PD Ports has celebrated the opening of a new state-of-the-art Harbour Office on the River Tees – described as the equivalent of an air traffic control tower – located next to Middlesbrough’s Transporter Bridge.
The new Harbour Office has been opened on the site of the former Marine Fire Station after relocating from Teesport to make way for MGT’s £650m Tees Renewable Energy Plant.
Classed as the nerve centre for the river Tees’ operations, the Harbour Office controls the movement of over 4,300 vessels a year, managing all traffic on the 12 miles under PD Ports’ jurisdiction as statutory harbour authority, including those going in and out of Teesport.
The Harbour Office had stood in its previous location further downstream since the 1970s but has relocated to make way for conveyors that will carry wood pellets and chips – the raw materials of the new MGT Teesside Power Plant – from the Port to the new facility.
The new centre, home to Harbour Master Paul Brooks and his team, was officially opened by MGT Teesside’s chief executive officer, Ben Elsworth, at a ceremony attended by representatives of PD Ports, stakeholders and contractors who had worked on the project.
Describing it as “a most impressive building”, Jerry Hopkinson, PD Ports’ chief operating officer and vice-chairman, pictured above (left) with Mr Elsworth, said the Harbour Office controls all shipping movements ensuring safe passage along the river Tees, in a similar way that an air traffic control tower does with incoming and outgoing flights at an airport.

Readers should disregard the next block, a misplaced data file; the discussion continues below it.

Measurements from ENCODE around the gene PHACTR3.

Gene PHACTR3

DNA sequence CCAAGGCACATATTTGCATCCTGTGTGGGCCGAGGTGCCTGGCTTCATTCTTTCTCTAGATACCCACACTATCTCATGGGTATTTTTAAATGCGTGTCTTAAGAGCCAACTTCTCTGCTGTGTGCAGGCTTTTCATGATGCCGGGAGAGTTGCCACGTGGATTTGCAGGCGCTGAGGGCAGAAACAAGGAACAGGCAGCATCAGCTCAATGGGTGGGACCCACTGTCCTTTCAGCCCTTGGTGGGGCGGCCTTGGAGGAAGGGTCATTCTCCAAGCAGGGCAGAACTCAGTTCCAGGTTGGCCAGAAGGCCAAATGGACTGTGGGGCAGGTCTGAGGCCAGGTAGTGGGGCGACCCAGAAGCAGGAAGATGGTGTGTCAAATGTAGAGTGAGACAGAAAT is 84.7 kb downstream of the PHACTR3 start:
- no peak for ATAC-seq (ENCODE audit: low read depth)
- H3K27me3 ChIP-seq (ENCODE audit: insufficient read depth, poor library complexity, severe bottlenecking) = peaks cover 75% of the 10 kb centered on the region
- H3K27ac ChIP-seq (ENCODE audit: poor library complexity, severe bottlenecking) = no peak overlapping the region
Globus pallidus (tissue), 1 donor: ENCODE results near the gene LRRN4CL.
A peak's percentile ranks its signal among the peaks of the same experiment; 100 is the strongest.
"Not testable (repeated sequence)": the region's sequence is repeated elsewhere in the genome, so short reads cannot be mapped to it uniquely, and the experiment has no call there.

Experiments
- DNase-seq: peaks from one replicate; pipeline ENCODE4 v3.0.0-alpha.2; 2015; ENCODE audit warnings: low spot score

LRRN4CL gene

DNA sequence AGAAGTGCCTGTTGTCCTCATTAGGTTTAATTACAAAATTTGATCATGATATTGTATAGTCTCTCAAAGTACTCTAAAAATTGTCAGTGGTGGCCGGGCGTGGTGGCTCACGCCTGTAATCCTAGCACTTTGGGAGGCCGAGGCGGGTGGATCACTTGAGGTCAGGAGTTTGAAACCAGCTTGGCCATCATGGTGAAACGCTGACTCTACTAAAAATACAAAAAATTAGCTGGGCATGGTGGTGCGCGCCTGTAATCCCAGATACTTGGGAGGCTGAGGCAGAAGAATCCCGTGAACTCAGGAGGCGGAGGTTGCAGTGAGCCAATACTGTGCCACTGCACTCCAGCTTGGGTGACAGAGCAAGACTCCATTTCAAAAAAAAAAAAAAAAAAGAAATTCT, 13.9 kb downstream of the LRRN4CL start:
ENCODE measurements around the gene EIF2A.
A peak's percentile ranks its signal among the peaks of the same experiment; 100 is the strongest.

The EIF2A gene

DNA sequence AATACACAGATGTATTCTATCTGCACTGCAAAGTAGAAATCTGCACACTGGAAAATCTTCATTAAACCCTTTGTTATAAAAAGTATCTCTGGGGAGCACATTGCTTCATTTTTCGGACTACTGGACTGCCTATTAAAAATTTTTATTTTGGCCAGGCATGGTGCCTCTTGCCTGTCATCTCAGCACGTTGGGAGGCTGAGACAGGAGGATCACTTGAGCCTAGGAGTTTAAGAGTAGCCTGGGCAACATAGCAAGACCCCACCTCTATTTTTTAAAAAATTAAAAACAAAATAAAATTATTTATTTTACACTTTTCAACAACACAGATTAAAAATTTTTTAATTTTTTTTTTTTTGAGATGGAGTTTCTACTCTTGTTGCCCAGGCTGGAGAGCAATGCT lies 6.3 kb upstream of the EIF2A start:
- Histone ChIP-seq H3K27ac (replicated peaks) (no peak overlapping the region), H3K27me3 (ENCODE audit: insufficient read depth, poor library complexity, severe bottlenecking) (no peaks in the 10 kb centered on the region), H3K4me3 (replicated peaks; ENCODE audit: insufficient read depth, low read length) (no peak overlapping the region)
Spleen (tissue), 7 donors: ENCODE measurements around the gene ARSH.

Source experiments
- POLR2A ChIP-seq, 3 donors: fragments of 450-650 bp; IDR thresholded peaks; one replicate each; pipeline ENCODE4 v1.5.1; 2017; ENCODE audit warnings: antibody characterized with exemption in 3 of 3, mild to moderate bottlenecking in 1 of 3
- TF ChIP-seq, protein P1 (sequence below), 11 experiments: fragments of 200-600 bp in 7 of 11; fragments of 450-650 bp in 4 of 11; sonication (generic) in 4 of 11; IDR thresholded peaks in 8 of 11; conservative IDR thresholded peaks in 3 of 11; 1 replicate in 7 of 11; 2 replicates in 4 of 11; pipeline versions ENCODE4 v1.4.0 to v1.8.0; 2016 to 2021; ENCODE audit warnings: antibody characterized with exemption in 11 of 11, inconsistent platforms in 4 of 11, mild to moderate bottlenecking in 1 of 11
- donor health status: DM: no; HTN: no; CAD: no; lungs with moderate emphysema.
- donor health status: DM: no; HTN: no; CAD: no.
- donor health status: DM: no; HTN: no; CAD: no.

Explaining the reason why Mr Elsworth had been chosen to open the new building, Mr Hopkinson said: “We first started to talk to MGT about 10 years ago when Ben told us about their plans for a 299mwt biomass power station.
“We were staggered by the vision and potential of what they were trying to achieve. There have been ups and downs, setbacks and successes along the way, but the MGT plant is now acting as a catalyst to further reignite our business.”
“This move is symbolic as it represents the huge changes taking place across the industrial landscape of the Tees Valley and the major inward investments projects that are in the process of shaping the future of our region; creating thousands of jobs and driving economic growth.”